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Some bikes get relief from 25% tariff

Published March 23, 2022

DANA POINT, Calif. (BRAIN) — With consumer demand waning, inflation rising and stimulus money drying up, Wednesday's announcement that many Chinese bikes will become exempt from a 25% tariff was well-timed.

So said Mike O'Gara, a senior vice president at Huffy Corp., speaking here at PeopleForBikes' Bicycle Leadership Conference.

"The tariff gift couldn't have come at a better time for us," O'Gara said.

The U.S. Trade Representative's office reinstated 352 expired product exclusions Wednesday, affecting bike products from China that have been subjected to a 25% U.S. Section 301 tariff since Jan 1, 2021, when the previous exclusion expired.

Some of the exemptions include kids bikes — 20-inch and smaller wheel bikes and 24-inch bikes — e-bikes, carbon fiber frames (valued at $600 or less), certain helmets, bicycle trailers, messenger bags, and some other products.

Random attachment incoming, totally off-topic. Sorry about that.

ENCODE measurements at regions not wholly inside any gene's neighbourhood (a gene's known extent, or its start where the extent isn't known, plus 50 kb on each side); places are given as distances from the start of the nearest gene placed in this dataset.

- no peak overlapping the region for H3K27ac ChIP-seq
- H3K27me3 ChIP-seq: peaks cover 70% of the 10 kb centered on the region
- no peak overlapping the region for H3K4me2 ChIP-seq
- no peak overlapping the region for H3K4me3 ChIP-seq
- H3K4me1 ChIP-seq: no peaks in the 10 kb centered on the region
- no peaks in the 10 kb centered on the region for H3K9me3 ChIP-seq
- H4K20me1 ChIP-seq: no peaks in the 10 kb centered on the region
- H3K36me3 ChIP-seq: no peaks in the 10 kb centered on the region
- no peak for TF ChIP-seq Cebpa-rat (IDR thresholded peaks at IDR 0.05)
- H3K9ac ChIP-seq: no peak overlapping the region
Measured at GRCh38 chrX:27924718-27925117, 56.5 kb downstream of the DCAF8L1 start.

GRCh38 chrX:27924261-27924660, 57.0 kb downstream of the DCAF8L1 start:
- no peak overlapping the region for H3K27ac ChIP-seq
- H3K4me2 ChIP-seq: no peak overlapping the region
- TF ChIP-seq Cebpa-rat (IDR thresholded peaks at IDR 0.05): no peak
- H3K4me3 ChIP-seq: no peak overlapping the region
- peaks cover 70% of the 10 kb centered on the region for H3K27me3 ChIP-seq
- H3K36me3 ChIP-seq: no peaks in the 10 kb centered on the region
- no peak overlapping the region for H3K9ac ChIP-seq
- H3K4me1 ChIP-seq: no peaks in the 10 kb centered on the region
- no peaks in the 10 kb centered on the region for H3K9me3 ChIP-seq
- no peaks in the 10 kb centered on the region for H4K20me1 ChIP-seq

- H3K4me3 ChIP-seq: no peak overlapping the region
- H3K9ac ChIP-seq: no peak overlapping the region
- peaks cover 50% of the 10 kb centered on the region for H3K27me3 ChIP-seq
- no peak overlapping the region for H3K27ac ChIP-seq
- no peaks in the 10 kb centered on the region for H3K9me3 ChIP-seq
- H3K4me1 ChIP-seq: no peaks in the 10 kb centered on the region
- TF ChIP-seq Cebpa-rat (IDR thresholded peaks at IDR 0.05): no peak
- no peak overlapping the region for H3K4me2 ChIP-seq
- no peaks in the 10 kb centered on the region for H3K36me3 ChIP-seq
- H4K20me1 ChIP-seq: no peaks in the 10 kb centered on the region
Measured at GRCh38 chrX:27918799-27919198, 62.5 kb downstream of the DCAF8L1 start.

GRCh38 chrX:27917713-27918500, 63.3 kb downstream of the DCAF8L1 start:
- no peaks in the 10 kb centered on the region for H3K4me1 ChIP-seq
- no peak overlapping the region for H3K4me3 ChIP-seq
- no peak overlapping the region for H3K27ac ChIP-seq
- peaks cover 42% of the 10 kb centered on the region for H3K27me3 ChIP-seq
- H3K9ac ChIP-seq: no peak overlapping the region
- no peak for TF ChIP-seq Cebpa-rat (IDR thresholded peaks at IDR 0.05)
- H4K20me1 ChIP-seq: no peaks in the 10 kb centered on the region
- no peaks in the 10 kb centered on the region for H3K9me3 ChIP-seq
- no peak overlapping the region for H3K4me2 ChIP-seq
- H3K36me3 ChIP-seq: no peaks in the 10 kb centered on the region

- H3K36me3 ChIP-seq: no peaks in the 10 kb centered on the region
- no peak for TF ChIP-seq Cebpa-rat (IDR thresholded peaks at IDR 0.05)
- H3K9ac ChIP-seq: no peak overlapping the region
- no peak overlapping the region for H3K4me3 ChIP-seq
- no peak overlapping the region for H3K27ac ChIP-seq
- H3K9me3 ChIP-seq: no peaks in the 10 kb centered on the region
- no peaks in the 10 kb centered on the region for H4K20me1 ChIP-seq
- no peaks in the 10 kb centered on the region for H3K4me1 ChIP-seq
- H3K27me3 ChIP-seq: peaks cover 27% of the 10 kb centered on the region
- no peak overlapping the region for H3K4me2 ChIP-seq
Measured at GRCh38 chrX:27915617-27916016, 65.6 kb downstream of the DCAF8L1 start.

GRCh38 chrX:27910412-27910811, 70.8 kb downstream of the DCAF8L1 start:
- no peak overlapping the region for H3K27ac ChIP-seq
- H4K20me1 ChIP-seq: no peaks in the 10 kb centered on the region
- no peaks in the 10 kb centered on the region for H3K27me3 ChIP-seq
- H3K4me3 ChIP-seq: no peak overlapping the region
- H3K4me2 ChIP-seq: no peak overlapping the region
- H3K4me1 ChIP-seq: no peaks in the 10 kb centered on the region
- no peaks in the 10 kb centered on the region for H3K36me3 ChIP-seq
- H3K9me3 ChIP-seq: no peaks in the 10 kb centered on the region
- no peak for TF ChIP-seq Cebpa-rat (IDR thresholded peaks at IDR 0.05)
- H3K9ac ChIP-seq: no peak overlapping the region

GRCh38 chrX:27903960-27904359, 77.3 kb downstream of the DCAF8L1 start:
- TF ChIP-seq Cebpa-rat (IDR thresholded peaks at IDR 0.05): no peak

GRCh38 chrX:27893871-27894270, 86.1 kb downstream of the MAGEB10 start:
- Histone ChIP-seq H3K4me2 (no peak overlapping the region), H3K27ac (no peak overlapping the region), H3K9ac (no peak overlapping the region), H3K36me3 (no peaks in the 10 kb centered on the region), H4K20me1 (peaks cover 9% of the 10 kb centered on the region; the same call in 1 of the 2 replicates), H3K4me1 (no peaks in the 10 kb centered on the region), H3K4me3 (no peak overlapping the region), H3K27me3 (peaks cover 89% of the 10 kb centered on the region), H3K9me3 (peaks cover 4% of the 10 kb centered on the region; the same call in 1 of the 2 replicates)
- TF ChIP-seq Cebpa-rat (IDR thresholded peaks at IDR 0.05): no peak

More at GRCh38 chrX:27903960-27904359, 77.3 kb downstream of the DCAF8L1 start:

Most bicycle products from China have been subject to a 25% Section 301 tariff.

"That is amazing news," said Specialized Bicycles' executive vice president, Bob Margevicius, announcing the news to cheers before hosting a panel about supply chain management at the BLC. O'Gara was among the panel members.

The reinstated product exclusions are effective retroactively from Oct. 12, 2021, and extend through Dec. 31, 2022, the office said. They cover a lot of the initially estimated $370 billion worth of Chinese imports that then-President Donald Trump hit with tariffs of 7.5% to 25%.

Other products affected are pumps, electric motors, certain car parts and chemicals, backpacks, vacuum cleaners, and other consumer goods.

In February, a bipartisan group of U.S. senators asked the Biden administration to establish "a more comprehensive" process to exclude some products from the Section 301 tariffs on some products from China.

The administration relaunched an exclusion process in October 2021 when USTR's Katherine Tai began reviewing whether to reinstate the 549 exclusions to question China on its trade practices.

Topics associated with this article: Tariffs

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